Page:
The most common problem in fitness is that people don’t have enough time to exercise. But it seems that there is a solution: Research has been building on the benefits of high-intensity interval training, also known as HIIT. In fact, some research has shown that as little as 60 seconds of strenuous exertion provides the same benefits as 45 minutes of moderate exercise.
What is HIIT? In general, HIIT involves exercises at, or near maximum effort for spurts as short as 20 seconds, with brief rest periods in between. Exercise scientists and the fitness community have become intrigued by the idea of exercising exclusively with intervals, ditching long workouts altogether — and the research now supports this.
Scientists at McMaster University in Hamilton, Ontario, recently performed a rigorous comparison of short, intense workouts against the more traditional workouts.
They began by recruiting 25 out-of-shape young men and randomly putting them into three groups. One group was asked to change nothing about their current nonexistent exercise routines. A second group began a more traditional workout routine, consisting of riding at a moderate pace on a stationary bicycle for 45 minutes. The final group was assigned to interval training, which entailed sprints on stationary bikes for 20 seconds followed by rest. The entire workout lasted 10 minutes, with only one minute of that time being strenuous.
By the end of the study, published in the journal PLOS One, the endurance group had ridden for 27 hours, while the interval group had ridden for six hours, with only 36 minutes of that time being strenuous. When they compared the gains in health and fitness between the second and third groups, the results were virtually identical.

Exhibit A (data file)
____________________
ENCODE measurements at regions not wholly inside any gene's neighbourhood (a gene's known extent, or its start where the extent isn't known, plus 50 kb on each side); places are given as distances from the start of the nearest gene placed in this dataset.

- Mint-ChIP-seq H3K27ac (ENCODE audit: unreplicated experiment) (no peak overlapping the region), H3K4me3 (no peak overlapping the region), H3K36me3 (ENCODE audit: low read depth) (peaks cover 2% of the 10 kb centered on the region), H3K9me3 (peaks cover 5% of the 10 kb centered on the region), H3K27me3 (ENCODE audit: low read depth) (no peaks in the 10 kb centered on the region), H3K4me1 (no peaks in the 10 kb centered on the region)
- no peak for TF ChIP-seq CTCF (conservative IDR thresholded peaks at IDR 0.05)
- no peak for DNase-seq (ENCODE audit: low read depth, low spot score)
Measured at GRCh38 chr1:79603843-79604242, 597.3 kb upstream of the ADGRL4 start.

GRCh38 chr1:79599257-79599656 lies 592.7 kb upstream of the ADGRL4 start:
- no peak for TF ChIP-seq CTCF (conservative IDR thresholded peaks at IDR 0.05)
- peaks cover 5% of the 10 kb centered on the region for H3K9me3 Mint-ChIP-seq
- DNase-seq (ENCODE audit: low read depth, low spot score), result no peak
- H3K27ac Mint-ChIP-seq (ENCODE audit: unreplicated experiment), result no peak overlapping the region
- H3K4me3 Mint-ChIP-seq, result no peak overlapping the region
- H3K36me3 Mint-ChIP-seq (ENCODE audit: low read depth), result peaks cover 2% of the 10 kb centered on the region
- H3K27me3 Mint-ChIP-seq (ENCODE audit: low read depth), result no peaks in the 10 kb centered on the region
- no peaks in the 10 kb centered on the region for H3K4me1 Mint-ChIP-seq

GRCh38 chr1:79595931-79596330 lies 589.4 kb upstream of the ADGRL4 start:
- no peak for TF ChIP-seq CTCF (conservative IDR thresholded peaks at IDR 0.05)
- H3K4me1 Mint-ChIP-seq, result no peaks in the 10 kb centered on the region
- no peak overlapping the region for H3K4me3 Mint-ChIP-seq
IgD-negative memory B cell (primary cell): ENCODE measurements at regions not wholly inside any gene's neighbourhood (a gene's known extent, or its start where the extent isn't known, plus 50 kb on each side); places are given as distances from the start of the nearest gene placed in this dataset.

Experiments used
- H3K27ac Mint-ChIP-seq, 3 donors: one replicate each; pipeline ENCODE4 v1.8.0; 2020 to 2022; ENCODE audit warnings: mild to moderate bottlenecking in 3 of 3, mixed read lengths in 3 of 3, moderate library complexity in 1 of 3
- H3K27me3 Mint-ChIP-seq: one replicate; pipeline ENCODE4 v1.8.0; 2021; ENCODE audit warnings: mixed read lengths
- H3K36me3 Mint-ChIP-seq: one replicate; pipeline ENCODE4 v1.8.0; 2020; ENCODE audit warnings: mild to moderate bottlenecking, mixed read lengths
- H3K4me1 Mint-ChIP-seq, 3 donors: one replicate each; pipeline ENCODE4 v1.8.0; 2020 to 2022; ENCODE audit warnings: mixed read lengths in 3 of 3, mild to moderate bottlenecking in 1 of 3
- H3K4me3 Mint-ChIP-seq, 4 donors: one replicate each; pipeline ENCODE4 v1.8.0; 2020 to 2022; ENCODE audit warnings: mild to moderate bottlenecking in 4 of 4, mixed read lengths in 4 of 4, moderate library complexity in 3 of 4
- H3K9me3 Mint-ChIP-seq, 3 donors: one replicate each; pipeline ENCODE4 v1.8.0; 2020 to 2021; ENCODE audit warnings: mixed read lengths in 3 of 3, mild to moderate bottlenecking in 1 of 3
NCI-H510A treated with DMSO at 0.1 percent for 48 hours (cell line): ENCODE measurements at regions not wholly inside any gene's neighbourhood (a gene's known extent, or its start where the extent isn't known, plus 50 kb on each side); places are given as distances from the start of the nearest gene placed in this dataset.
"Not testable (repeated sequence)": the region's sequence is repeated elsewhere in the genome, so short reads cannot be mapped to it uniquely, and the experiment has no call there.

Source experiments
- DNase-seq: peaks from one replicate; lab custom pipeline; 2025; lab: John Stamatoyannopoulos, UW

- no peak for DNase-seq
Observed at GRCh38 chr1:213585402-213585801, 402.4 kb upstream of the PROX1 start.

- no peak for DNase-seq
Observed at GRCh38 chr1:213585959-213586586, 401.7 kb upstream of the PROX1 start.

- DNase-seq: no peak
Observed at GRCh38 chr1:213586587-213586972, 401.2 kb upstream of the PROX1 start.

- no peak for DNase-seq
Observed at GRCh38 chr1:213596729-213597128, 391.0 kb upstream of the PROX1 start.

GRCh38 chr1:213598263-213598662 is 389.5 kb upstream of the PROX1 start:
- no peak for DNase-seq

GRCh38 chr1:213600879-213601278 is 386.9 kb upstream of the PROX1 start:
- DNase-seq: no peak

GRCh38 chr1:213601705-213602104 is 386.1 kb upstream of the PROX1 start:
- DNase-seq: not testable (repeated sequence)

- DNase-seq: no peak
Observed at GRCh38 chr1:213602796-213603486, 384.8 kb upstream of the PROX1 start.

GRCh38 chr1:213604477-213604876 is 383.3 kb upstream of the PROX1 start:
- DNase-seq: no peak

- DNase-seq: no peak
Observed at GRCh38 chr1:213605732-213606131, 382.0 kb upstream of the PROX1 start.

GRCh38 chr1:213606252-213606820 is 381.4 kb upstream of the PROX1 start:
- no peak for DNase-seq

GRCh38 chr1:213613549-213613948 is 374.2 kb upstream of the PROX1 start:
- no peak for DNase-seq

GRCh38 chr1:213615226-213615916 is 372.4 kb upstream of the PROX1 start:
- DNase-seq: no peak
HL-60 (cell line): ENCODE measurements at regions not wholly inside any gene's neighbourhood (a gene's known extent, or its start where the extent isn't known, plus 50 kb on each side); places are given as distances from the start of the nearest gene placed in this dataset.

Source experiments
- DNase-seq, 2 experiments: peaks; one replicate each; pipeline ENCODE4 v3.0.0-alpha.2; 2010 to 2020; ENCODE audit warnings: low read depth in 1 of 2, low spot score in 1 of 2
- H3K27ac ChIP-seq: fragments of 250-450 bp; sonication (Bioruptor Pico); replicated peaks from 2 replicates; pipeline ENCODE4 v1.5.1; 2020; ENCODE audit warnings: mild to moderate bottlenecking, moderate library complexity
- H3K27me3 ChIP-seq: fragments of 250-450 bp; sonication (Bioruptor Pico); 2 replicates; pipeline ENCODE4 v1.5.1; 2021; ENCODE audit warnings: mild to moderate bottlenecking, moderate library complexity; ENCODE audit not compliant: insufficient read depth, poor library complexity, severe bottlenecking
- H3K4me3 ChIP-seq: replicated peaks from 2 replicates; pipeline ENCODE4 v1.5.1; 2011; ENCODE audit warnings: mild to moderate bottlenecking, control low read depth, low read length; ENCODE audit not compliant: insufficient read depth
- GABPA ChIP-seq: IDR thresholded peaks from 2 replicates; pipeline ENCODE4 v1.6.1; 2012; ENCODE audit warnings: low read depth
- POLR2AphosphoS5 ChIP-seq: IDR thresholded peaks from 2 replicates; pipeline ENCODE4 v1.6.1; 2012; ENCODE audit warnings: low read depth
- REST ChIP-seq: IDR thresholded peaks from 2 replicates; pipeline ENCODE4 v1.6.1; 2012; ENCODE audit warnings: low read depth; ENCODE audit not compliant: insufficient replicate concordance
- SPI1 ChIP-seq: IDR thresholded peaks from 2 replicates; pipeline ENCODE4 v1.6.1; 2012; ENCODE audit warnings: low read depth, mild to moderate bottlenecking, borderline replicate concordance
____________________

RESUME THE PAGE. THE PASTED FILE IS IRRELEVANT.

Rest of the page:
In addition, federal guidelines released in 2008 say American adults should strive for 150 minutes a week of moderate-intensity physical activity or 75 minutes of vigorous-intensity aerobic activity. For more extensive health benefits, the U.S. Department of Health and Human Services recommends 300 minutes of moderate-intensity physical activity or 150 minutes of vigorous-intensity aerobic activity. The activity should be performed in increments of at least 10 minutes at a time.
HIIT is very attractive as you can get the same benefits of the traditional moderate exercise routine in a fraction of the time, making them a boon for anyone who feels that he or she never has enough time to exercise.
So why aren’t more people doing HIIT? Well it’s not easy and the effort is so extreme that most find it unpleasant. A 2015 study in the Journal of Sports Science & Medicine found that exercisers preferred workouts requiring lower-intensity, continuous effort than high-intensity intervals.
Now how do you best incorporate HIIT into your workout routine? For those who are self-motivated, there are a plethora of apps that will help you build and track your own routine. For the rest of you who are not quite as motivated, which is the vast majority, getting involved in group exercise or training is potentially a better solution because the workouts will be programmed for you and the motivation and accountability of working in a group or with a trainer will help you stay on track.